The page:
Low fat, high fat, good fats, bad fats … we are overloaded everyday with information about fat
By Amy Parker, RD
- 5 min read.
Burger, mayonnaise, and French fries served on plate
Photo by Robin Stickel / Unsplash
The Story on Fat
Low fat, high fat, good fats, bad fats … we are overloaded everyday with information about fat. Fat is an essential element to our diet, we require certain amounts to keep us healthy.
Fat has insulating properties; it protects our organs, makes food palatable and certain types of fat are linked to heart health.
However too much fat can be a problem for both your heart and your waistline.
Fats in food are made up of four types of fatty acids - monounsaturated, polyunsaturated, saturated and trans.
Types of Fat
Olive, canola and peanut oils, non-hydrogenated margarines, nuts, seeds and avocados
Safflower, sunflower and corn oils, non hydrogenated margarine, nuts and seeds
Fatty fish (especially Mackerel, herring, trout, salmon and cod), canola and soybean oils, flax seed, omega-3 fortified products, walnuts, pecans and pine nuts
Fatty meats, full-fat milk products, butter, lard, coconut and palm oil, hydrogenated vegetable oil and fast foods
All foods with shortening or partially hydrogenated vegetable oil and many packaged foods
Fat: How low should you go?
An appropriate amount of fat in the diet is less than 30% of your daily calories from fat.
For women this equals about 65 grams of fat per day
For men it is about 90 grams daily
Keep this number in mind when you consider stopping for a fast food burger. Most burgers contain 20-30 grams of fat and that is without the fries!
Tips for including the best types of fat in your diet
Cook with olive oil instead of butter
Add nuts or seeds to salads instead of croutons or real bacon
Use olive oil and balsamic vinegar on salads instead of rich, creamy dressings
Prepare fish such as salmon or mackerel instead of meat 2 times per week
Add slices of avocado to your sandwich instead of cheese
Limit the amount of processed foods in your diet. Snack on cut up fruit or veggies or a small handful of nuts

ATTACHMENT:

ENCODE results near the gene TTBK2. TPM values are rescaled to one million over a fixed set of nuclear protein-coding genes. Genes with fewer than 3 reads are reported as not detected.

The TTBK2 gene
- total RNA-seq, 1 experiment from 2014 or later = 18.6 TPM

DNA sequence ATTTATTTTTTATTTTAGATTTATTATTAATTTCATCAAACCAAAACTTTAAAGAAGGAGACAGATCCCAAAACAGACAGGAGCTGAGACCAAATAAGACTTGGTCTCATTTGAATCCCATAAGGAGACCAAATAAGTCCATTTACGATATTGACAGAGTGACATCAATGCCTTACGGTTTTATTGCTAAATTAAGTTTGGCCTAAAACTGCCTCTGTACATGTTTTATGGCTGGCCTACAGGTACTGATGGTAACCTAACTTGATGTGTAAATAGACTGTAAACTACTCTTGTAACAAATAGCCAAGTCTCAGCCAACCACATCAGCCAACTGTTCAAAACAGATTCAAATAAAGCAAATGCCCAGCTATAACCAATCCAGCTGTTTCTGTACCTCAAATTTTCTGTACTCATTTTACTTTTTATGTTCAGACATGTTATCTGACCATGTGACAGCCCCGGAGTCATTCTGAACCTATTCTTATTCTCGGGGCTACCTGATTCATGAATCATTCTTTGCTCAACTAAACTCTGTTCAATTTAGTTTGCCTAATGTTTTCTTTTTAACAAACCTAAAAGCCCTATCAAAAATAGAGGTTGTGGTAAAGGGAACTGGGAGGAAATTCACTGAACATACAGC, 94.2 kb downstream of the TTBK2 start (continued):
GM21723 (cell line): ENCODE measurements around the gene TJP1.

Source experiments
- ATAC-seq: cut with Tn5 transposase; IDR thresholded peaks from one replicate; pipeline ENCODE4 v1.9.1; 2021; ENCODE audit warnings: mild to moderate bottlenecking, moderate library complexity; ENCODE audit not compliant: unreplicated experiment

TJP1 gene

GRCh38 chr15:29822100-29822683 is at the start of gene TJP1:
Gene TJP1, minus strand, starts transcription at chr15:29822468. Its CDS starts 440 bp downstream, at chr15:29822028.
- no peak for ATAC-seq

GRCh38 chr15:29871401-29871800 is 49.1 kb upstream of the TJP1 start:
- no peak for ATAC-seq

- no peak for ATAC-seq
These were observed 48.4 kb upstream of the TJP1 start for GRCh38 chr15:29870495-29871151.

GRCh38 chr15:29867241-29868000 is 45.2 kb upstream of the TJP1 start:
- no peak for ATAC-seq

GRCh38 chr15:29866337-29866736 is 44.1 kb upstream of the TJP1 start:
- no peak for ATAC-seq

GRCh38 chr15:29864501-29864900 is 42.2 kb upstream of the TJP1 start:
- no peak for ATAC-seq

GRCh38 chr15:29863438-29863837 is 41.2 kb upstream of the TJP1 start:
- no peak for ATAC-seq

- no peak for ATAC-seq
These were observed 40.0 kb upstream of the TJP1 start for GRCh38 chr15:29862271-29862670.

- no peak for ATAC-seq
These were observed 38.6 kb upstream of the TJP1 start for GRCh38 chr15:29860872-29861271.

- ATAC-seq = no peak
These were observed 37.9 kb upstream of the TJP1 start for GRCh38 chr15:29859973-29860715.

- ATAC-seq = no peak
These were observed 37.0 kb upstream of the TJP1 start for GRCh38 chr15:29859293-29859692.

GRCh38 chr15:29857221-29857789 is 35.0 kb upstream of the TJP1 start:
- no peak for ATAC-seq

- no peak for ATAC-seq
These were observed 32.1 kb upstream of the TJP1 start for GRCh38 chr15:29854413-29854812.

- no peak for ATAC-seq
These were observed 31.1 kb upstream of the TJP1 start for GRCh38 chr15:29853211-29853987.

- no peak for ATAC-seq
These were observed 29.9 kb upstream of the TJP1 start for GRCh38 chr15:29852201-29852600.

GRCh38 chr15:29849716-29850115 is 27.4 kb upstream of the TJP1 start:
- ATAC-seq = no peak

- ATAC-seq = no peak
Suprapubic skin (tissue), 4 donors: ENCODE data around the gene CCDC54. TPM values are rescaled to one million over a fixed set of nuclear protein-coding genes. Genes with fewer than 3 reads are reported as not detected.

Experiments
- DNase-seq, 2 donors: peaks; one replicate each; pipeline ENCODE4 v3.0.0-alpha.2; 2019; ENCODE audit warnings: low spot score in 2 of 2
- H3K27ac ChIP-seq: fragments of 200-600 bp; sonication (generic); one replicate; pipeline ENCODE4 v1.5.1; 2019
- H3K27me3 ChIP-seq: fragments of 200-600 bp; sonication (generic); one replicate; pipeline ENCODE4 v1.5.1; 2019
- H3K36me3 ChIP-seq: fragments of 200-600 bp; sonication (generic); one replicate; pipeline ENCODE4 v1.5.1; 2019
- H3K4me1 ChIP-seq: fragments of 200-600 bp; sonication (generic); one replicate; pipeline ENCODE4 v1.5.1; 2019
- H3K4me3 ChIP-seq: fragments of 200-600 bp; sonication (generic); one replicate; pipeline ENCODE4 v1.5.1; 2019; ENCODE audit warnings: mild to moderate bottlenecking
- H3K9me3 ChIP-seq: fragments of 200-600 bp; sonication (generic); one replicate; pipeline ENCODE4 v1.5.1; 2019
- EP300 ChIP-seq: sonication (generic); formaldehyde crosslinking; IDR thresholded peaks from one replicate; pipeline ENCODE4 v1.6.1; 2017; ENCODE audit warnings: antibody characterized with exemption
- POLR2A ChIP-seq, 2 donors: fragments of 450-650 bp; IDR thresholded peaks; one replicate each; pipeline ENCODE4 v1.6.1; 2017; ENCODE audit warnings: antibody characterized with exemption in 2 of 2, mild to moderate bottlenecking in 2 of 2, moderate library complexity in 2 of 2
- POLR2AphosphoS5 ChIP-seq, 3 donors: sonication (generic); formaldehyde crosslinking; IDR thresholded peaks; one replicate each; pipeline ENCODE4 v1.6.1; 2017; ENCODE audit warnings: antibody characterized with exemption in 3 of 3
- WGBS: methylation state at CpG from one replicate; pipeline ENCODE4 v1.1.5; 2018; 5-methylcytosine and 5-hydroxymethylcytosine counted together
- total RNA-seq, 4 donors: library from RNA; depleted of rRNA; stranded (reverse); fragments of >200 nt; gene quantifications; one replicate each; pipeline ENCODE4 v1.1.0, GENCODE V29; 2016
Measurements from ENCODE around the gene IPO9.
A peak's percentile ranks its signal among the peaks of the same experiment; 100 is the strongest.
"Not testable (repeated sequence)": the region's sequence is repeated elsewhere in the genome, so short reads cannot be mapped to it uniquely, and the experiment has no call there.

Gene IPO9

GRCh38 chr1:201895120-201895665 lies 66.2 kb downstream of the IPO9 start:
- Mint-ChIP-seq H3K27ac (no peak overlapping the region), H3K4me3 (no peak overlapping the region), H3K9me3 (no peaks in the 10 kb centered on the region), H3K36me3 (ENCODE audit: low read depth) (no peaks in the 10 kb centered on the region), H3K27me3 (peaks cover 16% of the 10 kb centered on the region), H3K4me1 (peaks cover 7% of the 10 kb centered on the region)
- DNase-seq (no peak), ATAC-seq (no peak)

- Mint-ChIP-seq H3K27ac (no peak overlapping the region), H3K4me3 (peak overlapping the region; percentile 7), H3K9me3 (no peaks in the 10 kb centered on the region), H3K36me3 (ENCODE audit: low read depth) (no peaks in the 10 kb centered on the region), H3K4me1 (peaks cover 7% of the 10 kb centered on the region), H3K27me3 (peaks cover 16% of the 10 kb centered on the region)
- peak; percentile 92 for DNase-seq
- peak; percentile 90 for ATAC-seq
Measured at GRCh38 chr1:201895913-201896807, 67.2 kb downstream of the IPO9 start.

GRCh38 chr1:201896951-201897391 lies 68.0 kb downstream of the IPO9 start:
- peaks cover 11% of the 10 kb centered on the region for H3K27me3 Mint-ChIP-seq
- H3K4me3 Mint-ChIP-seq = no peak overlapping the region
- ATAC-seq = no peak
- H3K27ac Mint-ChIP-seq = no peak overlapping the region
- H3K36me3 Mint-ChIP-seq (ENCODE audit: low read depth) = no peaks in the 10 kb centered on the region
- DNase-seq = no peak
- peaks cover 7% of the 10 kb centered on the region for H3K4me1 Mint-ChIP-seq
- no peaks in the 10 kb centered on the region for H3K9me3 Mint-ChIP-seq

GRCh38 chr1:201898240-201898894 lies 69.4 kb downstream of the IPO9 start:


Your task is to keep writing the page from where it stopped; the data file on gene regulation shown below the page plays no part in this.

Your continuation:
Common Misconceptions about Fats
It’s a healthy fat so I can use as much as I want.
Fat is still fat. Although choosing a healthy fat is important for heart health, the calories in fat still add up. Fat is the most energy dense macronutrient; it contains 9 calories per gram.
Protein and carbohydrate only contain 4 calories per gram. You need to stay within the recommendations outlined earlier and make most of your choices from the healthy fat list.
Cheese is ok; it is a great source of calcium.
Regular cheese contains as much fat as whipping cream! And as an animal product the majority of that fat is saturated. While cheese does contain calcium, milk is a lower-fat source of calcium. 1 cup of skim milk has equivalent amounts of calcium as 1 ½ oz of hard cheese. The difference is the milk has no fat and the cheese contains 13 g.
To achieve weight loss, limit the amount of regular cheese you eat. Switch to a lower-fat cheese; check the label for percentage milk fat (%MF) and choose one that is less than 20%.
Eliminating fat from my diet is the best way to lose weight.
Fat is an essential element of a healthy diet. Adding a little fat to your meal will help to keep you full longer.
Keep the fat to less than 30% of your daily calories and remember any calories that are not burned up at the end of the day are stored as fat.
But it’s trans fat free!
Trans fat must be listed on the nutrition label, however a product with less than 0.2 g can still be labeled as trans fat free.
So what is the big deal with trans fat? Trans fat is created by adding hydrogen to vegetable oil through a process called hydrogenation. Hydrogenated fat is a common ingredient in processed foods - cookies, crackers and in fried foods.
Research has shown that consumption of trans fat increases your risk of developing heart disease.
I can’t get my omega-3 fatty acids because I don’t eat fish.
The best source of omega-3 comes in the form DHA which is found in fatty fish. Other sources include flax seed, walnuts, canola and soybean oils and omega-3 fortified foods.
It is important to point out that the type of omega-3 in plant sources is ALA, different from the DHA found in fish. The body can convert ALA to DHA however it is an inefficient process.
This means you will need to consume more of the plant sources to get your daily requirement which is 1.1 g for women and 1.6 g for men.
About the Author
Amy Parker, RD is a Registered Dietitian who regularly writes food and nutrition articles.
She graduated from the University of Alberta and completed a one year internship in the Calgary Health Region.
She currently specializes in prenatal nutrition and is passionate about helping her clients have the healthiest babies possible.
Her other areas of interest include weight loss, childhood obesity and healthy food that tastes good too!